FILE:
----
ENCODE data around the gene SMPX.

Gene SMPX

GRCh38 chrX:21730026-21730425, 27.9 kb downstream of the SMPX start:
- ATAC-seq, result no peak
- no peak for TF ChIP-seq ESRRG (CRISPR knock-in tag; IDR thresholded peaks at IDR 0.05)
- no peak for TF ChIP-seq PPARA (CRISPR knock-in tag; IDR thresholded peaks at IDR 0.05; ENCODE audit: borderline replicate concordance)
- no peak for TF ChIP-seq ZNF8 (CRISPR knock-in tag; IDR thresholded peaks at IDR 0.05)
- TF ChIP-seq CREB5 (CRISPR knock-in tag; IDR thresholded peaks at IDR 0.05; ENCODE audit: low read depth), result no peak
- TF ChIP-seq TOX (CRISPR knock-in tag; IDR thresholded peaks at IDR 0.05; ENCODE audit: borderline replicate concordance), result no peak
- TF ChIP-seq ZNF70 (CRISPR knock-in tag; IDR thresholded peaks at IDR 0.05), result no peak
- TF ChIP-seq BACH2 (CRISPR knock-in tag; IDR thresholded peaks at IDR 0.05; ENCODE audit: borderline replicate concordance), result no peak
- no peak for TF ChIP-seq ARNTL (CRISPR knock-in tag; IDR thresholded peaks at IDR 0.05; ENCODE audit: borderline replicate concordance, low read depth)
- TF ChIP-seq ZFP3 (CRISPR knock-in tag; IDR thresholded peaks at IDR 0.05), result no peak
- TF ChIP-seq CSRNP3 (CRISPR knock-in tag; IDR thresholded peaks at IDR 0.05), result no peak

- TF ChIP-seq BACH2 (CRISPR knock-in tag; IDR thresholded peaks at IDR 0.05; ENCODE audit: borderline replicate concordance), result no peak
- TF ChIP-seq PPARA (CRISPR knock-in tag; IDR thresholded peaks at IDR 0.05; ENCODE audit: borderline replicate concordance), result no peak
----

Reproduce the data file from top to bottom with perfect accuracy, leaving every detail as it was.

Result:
ENCODE data around the gene SMPX.

Gene SMPX

GRCh38 chrX:21730026-21730425, 27.9 kb downstream of the SMPX start:
- ATAC-seq, result no peak
- no peak for TF ChIP-seq ESRRG (CRISPR knock-in tag; IDR thresholded peaks at IDR 0.05)
- no peak for TF ChIP-seq PPARA (CRISPR knock-in tag; IDR thresholded peaks at IDR 0.05; ENCODE audit: borderline replicate concordance)
- no peak for TF ChIP-seq ZNF8 (CRISPR knock-in tag; IDR thresholded peaks at IDR 0.05)
- TF ChIP-seq CREB5 (CRISPR knock-in tag; IDR thresholded peaks at IDR 0.05; ENCODE audit: low read depth), result no peak
- TF ChIP-seq TOX (CRISPR knock-in tag; IDR thresholded peaks at IDR 0.05; ENCODE audit: borderline replicate concordance), result no peak
- TF ChIP-seq ZNF70 (CRISPR knock-in tag; IDR thresholded peaks at IDR 0.05), result no peak
- TF ChIP-seq BACH2 (CRISPR knock-in tag; IDR thresholded peaks at IDR 0.05; ENCODE audit: borderline replicate concordance), result no peak
- no peak for TF ChIP-seq ARNTL (CRISPR knock-in tag; IDR thresholded peaks at IDR 0.05; ENCODE audit: borderline replicate concordance, low read depth)
- TF ChIP-seq ZFP3 (CRISPR knock-in tag; IDR thresholded peaks at IDR 0.05), result no peak
- TF ChIP-seq CSRNP3 (CRISPR knock-in tag; IDR thresholded peaks at IDR 0.05), result no peak

- TF ChIP-seq BACH2 (CRISPR knock-in tag; IDR thresholded peaks at IDR 0.05; ENCODE audit: borderline replicate concordance), result no peak
- TF ChIP-seq PPARA (CRISPR knock-in tag; IDR thresholded peaks at IDR 0.05; ENCODE audit: borderline replicate concordance), result no peak